Last updated December 15, 2021. This page will be updated regularly with additional resources, action opportunities, and materials as the situation evolves.
As farmers and communities all across the country continue to deal with the impacts of the ongoing coronavirus pandemic, NSAC is collecting resources from members, partners, and allies to help mitigate the challenges facing the food and farm system during this crisis. Visit this regularly-updated resource page here.
The rapidly developing COVID-19 pandemic is already causing significant impacts across the entirety of our US food and agriculture system. Necessary measures to contain the spread of the virus have resulted in restaurant, school, and institution closures and farmers losing critical markets and revenue. Food system workers are being laid off or having their hours drastically reduced as retail and wholesale food businesses temporarily close their doors – with others still working at risk to their health and safety. Commodity markets for agricultural products are eroding rapidly, and market disruptions threaten to restrict access to credit for farmers and ranchers, many already struggling from a long-term slide in farm income. Producers, families, and organizations that support them are all feeling the heightened stress of safely managing daily life through great uncertainty.
This pandemic will continue to cause both short- and long-term disruptions to our farm and food system. Many farmers and ranchers have already made production decisions for the year – and the growing season will not wait, nor will birthing animals. Moreover, crises like this hit the vulnerable the hardest: communities of color, those without a stable home or job, elderly individuals and individuals with disabilities or pre-existing health conditions, and workers unable to stay home from work without losing their job. It remains unclear when all of these impacts will recede.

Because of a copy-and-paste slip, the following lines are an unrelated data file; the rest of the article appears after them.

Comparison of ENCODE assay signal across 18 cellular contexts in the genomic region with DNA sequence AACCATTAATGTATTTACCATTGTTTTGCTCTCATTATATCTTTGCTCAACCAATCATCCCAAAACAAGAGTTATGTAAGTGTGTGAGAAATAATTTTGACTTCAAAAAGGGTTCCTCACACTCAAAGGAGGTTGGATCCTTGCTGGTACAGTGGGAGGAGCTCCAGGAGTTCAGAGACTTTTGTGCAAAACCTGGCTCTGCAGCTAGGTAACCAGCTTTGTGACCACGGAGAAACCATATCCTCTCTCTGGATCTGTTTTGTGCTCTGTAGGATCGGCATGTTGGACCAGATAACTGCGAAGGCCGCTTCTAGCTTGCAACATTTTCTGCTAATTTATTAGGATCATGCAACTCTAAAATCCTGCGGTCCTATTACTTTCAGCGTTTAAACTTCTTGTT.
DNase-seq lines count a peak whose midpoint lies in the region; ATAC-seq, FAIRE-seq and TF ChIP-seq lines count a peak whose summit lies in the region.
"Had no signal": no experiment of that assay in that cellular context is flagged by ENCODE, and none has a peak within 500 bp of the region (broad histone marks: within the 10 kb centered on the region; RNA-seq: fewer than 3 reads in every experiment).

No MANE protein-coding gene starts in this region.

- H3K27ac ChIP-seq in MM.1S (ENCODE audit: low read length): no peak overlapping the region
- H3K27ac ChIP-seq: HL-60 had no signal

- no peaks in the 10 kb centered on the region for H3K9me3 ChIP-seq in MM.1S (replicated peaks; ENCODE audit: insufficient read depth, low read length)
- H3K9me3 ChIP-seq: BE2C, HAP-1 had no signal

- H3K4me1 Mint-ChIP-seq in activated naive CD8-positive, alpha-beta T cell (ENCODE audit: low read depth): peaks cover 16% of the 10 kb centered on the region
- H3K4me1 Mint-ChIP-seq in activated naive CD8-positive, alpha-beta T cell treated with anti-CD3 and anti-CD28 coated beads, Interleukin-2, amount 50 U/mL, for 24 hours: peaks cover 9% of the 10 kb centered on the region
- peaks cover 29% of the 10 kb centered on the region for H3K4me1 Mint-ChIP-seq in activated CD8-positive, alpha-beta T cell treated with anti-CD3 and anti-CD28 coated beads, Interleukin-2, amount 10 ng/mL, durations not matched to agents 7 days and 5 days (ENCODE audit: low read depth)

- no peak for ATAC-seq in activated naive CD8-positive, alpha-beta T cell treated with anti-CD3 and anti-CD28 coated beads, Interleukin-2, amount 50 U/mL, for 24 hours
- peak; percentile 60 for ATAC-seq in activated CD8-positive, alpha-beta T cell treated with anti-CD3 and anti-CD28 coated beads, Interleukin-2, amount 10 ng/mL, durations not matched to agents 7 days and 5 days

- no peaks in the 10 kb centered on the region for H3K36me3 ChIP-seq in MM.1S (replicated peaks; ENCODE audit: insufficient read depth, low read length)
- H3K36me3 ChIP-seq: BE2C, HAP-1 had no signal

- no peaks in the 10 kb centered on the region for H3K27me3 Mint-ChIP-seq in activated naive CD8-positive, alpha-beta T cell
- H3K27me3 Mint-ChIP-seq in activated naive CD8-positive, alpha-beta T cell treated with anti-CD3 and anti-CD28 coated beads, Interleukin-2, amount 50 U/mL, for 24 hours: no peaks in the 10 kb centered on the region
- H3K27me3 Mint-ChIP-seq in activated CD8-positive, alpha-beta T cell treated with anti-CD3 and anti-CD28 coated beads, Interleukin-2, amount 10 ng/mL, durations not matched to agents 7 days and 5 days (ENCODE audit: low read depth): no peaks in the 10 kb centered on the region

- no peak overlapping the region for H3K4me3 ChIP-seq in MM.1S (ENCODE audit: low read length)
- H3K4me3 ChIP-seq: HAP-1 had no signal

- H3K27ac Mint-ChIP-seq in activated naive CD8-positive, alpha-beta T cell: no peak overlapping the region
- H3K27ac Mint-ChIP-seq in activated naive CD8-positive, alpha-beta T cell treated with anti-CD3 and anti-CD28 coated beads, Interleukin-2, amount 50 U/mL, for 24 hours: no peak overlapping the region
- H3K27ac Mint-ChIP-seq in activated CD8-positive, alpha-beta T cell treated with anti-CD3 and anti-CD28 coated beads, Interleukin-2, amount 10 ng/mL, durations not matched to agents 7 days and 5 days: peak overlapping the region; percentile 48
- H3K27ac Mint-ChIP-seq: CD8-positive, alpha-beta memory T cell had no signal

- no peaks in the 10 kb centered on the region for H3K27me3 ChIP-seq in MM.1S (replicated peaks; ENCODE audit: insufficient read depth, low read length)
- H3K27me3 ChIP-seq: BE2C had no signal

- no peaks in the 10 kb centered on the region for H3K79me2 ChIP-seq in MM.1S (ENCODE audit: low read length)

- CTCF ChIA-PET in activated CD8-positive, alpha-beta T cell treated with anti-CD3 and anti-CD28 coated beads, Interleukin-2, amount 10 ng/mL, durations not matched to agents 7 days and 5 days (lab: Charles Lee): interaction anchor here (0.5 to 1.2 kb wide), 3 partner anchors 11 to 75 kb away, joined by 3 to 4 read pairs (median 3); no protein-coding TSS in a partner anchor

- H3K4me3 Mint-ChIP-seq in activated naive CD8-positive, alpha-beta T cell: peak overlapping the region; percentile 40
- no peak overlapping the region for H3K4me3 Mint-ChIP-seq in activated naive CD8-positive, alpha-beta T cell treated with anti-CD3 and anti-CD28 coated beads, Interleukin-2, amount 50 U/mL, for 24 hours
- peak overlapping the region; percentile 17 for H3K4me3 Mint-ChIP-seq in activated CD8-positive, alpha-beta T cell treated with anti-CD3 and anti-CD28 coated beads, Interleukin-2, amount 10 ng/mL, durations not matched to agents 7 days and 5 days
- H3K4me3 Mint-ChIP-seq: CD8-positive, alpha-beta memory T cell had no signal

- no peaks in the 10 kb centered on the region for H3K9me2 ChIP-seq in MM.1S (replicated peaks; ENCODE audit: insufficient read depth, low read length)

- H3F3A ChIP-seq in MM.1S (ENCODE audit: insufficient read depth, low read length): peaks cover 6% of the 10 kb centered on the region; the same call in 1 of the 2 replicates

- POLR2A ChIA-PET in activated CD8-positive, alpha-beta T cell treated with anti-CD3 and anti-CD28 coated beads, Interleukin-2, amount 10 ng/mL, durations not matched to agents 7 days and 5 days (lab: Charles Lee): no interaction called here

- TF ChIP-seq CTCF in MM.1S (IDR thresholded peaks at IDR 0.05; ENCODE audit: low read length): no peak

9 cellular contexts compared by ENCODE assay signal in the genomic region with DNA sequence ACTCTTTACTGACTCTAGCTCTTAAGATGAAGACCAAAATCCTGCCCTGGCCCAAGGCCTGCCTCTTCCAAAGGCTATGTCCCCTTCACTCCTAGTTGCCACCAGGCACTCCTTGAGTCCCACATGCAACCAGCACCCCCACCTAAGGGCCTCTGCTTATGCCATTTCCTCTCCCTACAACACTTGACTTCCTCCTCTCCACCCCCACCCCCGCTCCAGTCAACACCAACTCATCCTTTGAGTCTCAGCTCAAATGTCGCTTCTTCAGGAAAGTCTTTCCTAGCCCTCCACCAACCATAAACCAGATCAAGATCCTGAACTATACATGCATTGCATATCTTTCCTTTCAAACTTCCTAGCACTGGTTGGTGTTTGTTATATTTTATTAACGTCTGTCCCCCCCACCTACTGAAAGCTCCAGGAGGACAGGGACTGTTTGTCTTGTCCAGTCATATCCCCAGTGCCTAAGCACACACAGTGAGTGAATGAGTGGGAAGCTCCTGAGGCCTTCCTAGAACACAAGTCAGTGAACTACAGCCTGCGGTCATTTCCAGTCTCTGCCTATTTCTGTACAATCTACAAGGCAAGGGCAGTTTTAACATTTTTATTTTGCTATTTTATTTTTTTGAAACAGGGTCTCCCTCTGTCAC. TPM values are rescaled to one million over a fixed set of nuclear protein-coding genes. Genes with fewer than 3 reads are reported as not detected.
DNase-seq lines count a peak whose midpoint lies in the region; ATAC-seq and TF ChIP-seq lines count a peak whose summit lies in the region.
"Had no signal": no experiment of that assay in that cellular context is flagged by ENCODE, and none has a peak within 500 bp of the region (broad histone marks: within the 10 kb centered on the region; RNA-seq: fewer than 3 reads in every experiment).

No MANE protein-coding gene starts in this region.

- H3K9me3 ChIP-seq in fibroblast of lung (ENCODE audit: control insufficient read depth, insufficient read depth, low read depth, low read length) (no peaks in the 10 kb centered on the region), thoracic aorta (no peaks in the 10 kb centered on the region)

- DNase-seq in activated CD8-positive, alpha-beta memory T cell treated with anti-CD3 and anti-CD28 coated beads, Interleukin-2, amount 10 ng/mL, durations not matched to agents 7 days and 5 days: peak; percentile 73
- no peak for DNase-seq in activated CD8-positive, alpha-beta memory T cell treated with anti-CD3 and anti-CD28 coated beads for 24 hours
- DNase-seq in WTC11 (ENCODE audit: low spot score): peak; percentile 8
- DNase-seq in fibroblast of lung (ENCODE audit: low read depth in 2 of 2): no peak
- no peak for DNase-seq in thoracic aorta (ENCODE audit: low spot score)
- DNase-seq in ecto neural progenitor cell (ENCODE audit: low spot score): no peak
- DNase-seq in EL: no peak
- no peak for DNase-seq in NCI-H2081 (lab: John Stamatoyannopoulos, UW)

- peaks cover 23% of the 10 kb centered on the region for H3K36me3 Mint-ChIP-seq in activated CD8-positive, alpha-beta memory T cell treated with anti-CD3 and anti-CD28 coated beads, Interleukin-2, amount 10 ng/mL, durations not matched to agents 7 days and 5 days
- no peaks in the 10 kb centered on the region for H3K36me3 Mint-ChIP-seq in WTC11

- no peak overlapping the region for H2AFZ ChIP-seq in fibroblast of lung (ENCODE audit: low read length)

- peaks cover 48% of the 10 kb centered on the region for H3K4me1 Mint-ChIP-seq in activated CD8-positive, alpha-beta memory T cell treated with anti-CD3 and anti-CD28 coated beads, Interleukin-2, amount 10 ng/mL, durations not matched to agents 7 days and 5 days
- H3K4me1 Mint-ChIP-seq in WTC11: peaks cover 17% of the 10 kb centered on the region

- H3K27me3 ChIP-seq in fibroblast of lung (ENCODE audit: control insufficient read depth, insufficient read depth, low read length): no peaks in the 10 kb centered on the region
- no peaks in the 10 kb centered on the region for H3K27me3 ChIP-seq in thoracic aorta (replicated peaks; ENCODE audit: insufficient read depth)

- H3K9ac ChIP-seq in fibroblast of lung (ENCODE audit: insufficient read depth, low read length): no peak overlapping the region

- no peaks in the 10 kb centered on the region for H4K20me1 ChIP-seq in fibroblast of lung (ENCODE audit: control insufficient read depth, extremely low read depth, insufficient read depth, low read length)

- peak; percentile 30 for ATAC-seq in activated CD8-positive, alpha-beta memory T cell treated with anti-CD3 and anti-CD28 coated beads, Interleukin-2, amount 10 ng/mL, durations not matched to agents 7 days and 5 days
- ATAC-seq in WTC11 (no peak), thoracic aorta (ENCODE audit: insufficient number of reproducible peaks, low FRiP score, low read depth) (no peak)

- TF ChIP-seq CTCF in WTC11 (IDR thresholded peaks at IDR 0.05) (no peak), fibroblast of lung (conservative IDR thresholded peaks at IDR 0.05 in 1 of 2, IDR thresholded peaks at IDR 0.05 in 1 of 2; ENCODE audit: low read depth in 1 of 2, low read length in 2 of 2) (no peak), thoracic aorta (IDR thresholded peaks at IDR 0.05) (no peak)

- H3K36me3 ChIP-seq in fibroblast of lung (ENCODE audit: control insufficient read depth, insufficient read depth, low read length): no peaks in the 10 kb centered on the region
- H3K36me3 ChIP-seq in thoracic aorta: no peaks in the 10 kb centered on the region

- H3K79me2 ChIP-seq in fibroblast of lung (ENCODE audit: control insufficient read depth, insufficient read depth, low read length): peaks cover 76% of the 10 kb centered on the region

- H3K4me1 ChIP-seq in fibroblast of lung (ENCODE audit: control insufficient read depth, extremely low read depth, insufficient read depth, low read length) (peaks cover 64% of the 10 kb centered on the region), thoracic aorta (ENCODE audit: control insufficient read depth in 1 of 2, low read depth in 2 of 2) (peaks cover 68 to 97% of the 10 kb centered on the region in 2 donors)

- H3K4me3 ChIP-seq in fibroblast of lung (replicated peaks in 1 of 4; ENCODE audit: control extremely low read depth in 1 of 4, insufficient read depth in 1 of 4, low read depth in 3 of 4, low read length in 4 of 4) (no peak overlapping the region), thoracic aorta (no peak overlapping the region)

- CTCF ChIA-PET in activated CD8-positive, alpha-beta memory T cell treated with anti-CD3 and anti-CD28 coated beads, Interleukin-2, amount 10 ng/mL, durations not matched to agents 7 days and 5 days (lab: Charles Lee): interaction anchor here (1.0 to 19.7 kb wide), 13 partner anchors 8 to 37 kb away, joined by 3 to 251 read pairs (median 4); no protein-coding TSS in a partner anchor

What is clear is that in the months ahead, the resilience of our farm and food system will be an essential factor in determining our success in responding to this pandemic. As a society, we must work with urgency to stem impacts and to advance solutions that will help us weather this crisis together, with a focus on ensuring that those most impacted are driving the conversation and receiving the support they need. Now is a time for collaboration and solidarity. The farmers and food system workers we represent are also our neighbors, family, and friends, sharing our concerns and hopes for the future. Working together, we hold important solutions that can help us not only navigate this major challenge but take proactive steps toward making our food and agriculture system more equitable, resilient, and sustainable.
NSAC and our 130+ members are coordinating, collaborating, and organizing to support farmers, food system workers, and families. Here’s what that looks like:
Going forward, we will continue to identify and work to implement systems that will serve our society and its food needs for generations to come, in part to help navigate future emergencies and strengthen our collective resilience when crises arrive. To that end, local and regional food systems offer solutions on how to feed ourselves under normal circumstances, but especially during crises, including decentralized capacity to produce and distribute food via direct market channels like farmers markets and CSAs and emergency food assistance channels like food pantries. Local and regional economies are stronger when supply chains are shorter, with both producers and consumers sharing a common economic interest and retaining wealth and ownership within their communities. Our local food system has always ensured food safety practices are implemented and upheld; it utilizes less handling, storage and distance from harvest to the point of sale and will continue to provide communities with safe and nutritious food.